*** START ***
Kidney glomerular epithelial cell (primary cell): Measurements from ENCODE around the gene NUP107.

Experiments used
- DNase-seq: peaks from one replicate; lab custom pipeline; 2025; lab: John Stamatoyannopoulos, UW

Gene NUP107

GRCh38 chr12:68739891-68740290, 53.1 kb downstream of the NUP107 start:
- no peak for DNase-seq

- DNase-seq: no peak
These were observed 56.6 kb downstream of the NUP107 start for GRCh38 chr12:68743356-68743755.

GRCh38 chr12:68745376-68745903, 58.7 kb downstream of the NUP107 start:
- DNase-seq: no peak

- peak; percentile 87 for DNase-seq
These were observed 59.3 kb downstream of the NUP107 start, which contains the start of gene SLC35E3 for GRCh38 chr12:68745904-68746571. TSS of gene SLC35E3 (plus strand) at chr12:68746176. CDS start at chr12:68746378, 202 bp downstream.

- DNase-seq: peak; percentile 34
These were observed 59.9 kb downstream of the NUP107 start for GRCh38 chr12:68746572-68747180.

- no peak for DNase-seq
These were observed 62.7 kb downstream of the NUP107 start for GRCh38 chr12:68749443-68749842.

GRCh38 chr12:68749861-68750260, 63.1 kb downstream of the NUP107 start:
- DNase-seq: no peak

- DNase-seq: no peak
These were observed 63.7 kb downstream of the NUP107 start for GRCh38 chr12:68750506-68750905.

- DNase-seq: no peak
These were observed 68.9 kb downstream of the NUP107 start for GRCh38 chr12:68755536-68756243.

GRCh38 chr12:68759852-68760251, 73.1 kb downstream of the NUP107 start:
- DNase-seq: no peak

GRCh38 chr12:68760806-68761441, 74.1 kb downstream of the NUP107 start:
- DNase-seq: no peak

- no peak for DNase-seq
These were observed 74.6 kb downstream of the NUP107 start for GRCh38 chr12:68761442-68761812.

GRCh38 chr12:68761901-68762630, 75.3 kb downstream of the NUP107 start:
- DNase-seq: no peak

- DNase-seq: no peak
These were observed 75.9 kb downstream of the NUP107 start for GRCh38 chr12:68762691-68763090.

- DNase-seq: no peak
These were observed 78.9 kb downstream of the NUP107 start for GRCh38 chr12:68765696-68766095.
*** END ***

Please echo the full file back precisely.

Kidney glomerular epithelial cell (primary cell): Measurements from ENCODE around the gene NUP107.

Experiments used
- DNase-seq: peaks from one replicate; lab custom pipeline; 2025; lab: John Stamatoyannopoulos, UW

Gene NUP107

GRCh38 chr12:68739891-68740290, 53.1 kb downstream of the NUP107 start:
- no peak for DNase-seq

- DNase-seq: no peak
These were observed 56.6 kb downstream of the NUP107 start for GRCh38 chr12:68743356-68743755.

GRCh38 chr12:68745376-68745903, 58.7 kb downstream of the NUP107 start:
- DNase-seq: no peak

- peak; percentile 87 for DNase-seq
These were observed 59.3 kb downstream of the NUP107 start, which contains the start of gene SLC35E3 for GRCh38 chr12:68745904-68746571. TSS of gene SLC35E3 (plus strand) at chr12:68746176. CDS start at chr12:68746378, 202 bp downstream.

- DNase-seq: peak; percentile 34
These were observed 59.9 kb downstream of the NUP107 start for GRCh38 chr12:68746572-68747180.

- no peak for DNase-seq
These were observed 62.7 kb downstream of the NUP107 start for GRCh38 chr12:68749443-68749842.

GRCh38 chr12:68749861-68750260, 63.1 kb downstream of the NUP107 start:
- DNase-seq: no peak

- DNase-seq: no peak
These were observed 63.7 kb downstream of the NUP107 start for GRCh38 chr12:68750506-68750905.

- DNase-seq: no peak
These were observed 68.9 kb downstream of the NUP107 start for GRCh38 chr12:68755536-68756243.

GRCh38 chr12:68759852-68760251, 73.1 kb downstream of the NUP107 start:
- DNase-seq: no peak

GRCh38 chr12:68760806-68761441, 74.1 kb downstream of the NUP107 start:
- DNase-seq: no peak

- no peak for DNase-seq
These were observed 74.6 kb downstream of the NUP107 start for GRCh38 chr12:68761442-68761812.

GRCh38 chr12:68761901-68762630, 75.3 kb downstream of the NUP107 start:
- DNase-seq: no peak

- DNase-seq: no peak
These were observed 75.9 kb downstream of the NUP107 start for GRCh38 chr12:68762691-68763090.

- DNase-seq: no peak
These were observed 78.9 kb downstream of the NUP107 start for GRCh38 chr12:68765696-68766095.